Why Should I Read It?

This light, this fire that devours,
this gray landscape that surrounds me,
this pain that comes from one idea,
this anguish of the sky, the earth, the hour,

and this lament of blood that decorates
a pulseless lyre, a lascivious torch,
this burden of the sea that beats upon me,
this scorpion that dwells within my breast

are all a wreath of love, bed of one wounded,
where, sleepless, I dream of your presence
amid the ruins of my fallen breast.


This Way to the Sugar



Hieu Minh Nguyen
Rep: gay Vietnamese-American author

A Midwest Asian-American poet beautifully captures the queer American experience. This bruising collection of poems puts a blade and a microscope to nostalgia, tradition, race, apology, and sexuality, in order to find beauty in a flawed world. His work has been described as an astounding testament to the power and necessity of confession.

Why Should I Read It?

His eyes begin
to vibrate, and he doesn’t reach for me. He doesn’t

need me here, really. I am no expert, or exorcist,
or great love. I am just another boy sitting

an arm’s length away from someone he doesn’t recognize
in the light.



The Dream of a Common Language



Adrienne Rich
Rep: lesbian author

The Dream of a Common Language explores the contours of a woman’s heart and mind in language for everybody–language whose plainness, laughter, questions and nobility everyone can respond to. . . . No one is writing better or more needed verse than this.”–Boston Evening Globe


Why Should I Read It?

And that kind of being has other forms:
a passivity we mistake

—in the desperation of our search—
for gentleness.

But gentleness is active
gentleness swabs the crusted stump

invents more merciful instruments
to touch the wound beyond the wound

does not faint with disgust
will not be driven off

keeps bearing witness calmly
against the predator, the parasite.


Prelude to Bruise



Saeed Jones
Rep: gay Black author

“It’s a big book, a major book. A game-changer. Dazzling, brutal, real. Not just brilliant, caustic, and impassioned but a work that brings history―in which the personal and political are inter-constitutive―to the immediate moment. Jones takes a reader deep into lived experience, into a charged world divided among unstable yet entrenched lines: racial, gendered, political, sexual, familial. Here we absorb each quiet resistance, each whoop of joy, a knowledge of violence and of desire, an unbearable ache/loss/yearning. This is not just a ‘new voice’ but a new song, a new way of singing, a new music made of deep grief’s wildfire, of burning intelligence and of all-feeling heart, scorched and seared. In a poem, Jones says, ‘Boy’s body is a song only he can hear.’ But now that we have this book, we can all hear it. And it’s unforgettable.”Brenda Shaughnessy

Why Should I Read It?

Your grief will be useful some day, says no one.

Roadside, my ear still tuned
to asphalt, its moon-crater skin,

I wait.


Nature Poem



Tommy Pico
Rep: gay Native American author

Nature Poem follows Teebs—a young, queer, American Indian (or NDN) poet—who can’t bring himself to write a nature poem. For the reservation-born, urban-dwelling hipster, the exercise feels stereotypical, reductive, and boring. He hates nature. He prefers city lights to the night sky. He’d slap a tree across the face. He’d rather write a mountain of hashtag punchlines about death and give head in a pizza-parlor bathroom; he’d rather write odes to Aretha Franklin and Hole. While he’s adamant—bratty, even—about his distaste for the word “natural,” over the course of the book we see him confronting the assimilationist, historical, colonial-white ideas that collude NDN people with nature. The closer his people were identified with the “natural world,” he figures, the easier it was to mow them down like the underbrush. But Teebs gradually learns how to interpret constellations through his own lens, along with human nature, sexuality, language, music, and Twitter. Even while he reckons with manifest destiny and genocide and centuries of disenfranchisement, he learns how to have faith in his own voice.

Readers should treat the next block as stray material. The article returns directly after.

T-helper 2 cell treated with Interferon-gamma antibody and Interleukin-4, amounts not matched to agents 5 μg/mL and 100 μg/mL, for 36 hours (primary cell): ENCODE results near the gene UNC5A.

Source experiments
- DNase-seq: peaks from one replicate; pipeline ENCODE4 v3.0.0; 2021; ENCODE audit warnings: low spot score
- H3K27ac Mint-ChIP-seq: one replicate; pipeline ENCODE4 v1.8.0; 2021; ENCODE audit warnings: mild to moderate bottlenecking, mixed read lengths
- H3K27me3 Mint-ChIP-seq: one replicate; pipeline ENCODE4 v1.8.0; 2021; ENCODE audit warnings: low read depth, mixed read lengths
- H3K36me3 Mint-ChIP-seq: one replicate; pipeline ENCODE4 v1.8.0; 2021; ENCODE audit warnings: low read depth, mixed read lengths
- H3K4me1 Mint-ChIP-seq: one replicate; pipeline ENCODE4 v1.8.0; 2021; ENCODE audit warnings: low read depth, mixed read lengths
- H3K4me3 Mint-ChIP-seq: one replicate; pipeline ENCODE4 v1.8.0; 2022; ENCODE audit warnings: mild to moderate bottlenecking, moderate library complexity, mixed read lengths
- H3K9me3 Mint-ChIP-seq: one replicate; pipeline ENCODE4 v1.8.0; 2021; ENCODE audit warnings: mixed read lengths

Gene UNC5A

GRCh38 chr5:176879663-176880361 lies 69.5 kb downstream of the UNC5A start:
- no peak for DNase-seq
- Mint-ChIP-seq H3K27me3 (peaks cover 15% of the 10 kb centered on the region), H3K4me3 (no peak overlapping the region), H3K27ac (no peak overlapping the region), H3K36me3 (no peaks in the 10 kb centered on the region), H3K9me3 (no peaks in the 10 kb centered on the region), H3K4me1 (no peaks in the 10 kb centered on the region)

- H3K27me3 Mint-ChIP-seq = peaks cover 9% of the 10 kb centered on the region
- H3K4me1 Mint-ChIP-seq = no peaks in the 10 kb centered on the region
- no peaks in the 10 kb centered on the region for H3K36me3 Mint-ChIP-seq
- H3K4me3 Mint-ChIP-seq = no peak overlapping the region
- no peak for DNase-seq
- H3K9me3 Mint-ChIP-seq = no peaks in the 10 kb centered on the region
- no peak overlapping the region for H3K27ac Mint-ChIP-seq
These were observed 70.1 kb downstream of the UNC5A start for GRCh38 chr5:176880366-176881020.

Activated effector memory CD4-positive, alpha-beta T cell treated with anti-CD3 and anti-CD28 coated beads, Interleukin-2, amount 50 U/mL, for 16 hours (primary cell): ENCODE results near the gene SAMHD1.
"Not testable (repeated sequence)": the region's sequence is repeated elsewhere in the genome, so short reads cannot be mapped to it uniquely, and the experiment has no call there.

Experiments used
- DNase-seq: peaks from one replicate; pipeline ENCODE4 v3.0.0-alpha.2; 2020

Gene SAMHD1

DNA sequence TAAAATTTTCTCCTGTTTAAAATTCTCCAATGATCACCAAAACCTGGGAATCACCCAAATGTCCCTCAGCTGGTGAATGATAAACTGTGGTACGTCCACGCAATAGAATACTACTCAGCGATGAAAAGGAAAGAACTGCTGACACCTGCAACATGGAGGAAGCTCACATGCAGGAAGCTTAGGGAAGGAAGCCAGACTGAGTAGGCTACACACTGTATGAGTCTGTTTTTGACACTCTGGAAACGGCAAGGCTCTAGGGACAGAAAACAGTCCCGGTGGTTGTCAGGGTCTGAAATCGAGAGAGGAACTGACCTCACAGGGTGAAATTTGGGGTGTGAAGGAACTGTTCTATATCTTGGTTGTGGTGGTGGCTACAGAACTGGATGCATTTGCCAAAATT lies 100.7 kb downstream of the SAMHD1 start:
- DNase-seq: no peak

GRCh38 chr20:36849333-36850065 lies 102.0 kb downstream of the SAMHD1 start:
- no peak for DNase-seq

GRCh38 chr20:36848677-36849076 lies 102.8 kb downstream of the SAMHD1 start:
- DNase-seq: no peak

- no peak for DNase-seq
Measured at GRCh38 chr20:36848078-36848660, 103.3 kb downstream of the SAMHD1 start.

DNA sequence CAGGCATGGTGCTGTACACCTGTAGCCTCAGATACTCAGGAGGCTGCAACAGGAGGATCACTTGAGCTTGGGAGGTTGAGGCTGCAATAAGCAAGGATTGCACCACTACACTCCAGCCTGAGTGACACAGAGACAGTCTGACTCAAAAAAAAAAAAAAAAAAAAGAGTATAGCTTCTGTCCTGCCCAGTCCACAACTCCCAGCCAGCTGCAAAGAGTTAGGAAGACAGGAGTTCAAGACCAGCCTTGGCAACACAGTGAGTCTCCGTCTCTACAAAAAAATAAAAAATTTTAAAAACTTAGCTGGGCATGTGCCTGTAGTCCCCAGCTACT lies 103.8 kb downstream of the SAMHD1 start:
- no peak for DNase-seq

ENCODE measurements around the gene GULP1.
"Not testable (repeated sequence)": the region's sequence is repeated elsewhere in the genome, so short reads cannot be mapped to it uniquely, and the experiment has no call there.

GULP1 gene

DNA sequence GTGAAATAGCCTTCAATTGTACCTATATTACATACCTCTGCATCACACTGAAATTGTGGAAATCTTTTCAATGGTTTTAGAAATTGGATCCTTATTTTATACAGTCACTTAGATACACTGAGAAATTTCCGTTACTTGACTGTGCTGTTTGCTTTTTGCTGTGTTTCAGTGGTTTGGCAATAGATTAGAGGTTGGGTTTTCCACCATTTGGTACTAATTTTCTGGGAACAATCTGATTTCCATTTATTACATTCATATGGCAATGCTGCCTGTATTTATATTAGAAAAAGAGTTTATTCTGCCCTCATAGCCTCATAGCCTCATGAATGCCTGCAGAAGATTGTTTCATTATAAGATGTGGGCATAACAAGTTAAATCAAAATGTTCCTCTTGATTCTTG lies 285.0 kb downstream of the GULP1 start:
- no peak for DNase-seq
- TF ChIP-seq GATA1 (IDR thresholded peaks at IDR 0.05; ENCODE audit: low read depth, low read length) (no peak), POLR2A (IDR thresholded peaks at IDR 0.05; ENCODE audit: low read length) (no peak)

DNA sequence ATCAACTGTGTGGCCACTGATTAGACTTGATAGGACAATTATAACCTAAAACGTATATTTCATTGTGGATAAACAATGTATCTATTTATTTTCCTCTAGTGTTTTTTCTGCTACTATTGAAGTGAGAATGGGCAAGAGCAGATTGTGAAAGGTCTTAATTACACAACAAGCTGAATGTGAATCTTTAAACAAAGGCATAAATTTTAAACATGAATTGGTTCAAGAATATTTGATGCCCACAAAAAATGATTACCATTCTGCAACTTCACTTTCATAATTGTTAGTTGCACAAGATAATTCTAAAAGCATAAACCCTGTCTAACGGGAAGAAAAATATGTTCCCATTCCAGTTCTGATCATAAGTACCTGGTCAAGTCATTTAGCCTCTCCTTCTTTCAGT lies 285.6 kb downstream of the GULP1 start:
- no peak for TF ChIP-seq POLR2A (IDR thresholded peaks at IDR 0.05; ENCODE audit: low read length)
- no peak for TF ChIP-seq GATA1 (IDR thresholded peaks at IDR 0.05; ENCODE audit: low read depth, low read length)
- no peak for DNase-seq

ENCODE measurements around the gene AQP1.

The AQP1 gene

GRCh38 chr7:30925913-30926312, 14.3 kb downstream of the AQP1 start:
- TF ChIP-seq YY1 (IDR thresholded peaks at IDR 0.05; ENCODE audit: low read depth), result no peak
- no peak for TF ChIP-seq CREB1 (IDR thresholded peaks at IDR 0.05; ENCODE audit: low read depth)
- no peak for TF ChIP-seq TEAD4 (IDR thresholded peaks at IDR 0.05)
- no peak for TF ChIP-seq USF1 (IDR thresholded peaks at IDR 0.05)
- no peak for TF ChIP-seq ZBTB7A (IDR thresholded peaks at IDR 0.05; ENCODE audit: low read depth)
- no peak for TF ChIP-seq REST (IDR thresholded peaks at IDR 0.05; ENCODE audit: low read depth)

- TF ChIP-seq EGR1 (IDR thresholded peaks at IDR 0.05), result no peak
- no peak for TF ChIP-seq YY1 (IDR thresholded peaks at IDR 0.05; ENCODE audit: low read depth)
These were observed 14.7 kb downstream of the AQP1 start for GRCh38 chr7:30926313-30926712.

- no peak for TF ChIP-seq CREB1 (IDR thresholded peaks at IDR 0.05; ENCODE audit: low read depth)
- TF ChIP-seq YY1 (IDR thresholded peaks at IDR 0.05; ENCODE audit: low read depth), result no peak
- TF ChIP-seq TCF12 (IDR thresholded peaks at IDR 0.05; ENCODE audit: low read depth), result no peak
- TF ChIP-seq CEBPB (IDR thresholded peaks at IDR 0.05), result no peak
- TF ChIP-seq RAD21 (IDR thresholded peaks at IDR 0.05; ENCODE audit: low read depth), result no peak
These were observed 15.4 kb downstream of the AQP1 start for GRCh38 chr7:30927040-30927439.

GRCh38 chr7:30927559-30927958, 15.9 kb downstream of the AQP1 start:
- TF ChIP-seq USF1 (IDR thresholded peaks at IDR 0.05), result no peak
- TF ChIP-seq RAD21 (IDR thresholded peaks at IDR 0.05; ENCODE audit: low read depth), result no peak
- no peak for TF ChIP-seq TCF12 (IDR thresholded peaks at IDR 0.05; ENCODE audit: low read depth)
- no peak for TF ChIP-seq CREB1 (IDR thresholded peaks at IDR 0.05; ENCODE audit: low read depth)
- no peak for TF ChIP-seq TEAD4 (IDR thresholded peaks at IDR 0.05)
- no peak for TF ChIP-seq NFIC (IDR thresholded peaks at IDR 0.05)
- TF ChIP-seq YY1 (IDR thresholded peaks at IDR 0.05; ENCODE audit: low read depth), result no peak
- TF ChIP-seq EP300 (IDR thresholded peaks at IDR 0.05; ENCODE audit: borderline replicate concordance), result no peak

Why Should I Read It?

WHAT’S YR NATIONALITY!?!? This guy shouts at me during drag queen karaoke at this gay bar two stops down the line.

In order to talk about a hurricane, you first have to talk about a preexisting disturbance over the ocean, so you have to talk about mean ocean temperature, so you have to talk about human industry and sun rays, so you have to talk about helium, so did you know helium was named for the sun god Helios and was defined by a gap in the solar spectrum so literally not itself but what surrounded it, so of course we have to talk about the solar system, the Milky Way, the networks of universe and the Big Bang.

How far back do you have to go to answer any question about race?


Yes, I did swap out the Why Should I Read It section for simply quotes from the collections, because I figured: what’s better way to get you to read a poem than to give you a taste of it? Honestly, you have to like the feeling of it, not just hear me sing its praises.

Anyway, like I said, I will be back with more! Hopefully, though, you will already find some new favourites here.


6 thoughts on “Book Recs: Poetry Collections (I)

    1. i feel like bc of the way poetry is taught in schools, not a lot of ppl give it a second chance. and there is just nothing better, really!!

      i hope u will find some new favourites here. :>>

      – anna

      Liked by 1 person

Leave a Reply

Fill in your details below or click an icon to log in: Logo

You are commenting using your account. Log Out /  Change )

Google photo

You are commenting using your Google account. Log Out /  Change )

Twitter picture

You are commenting using your Twitter account. Log Out /  Change )

Facebook photo

You are commenting using your Facebook account. Log Out /  Change )

Connecting to %s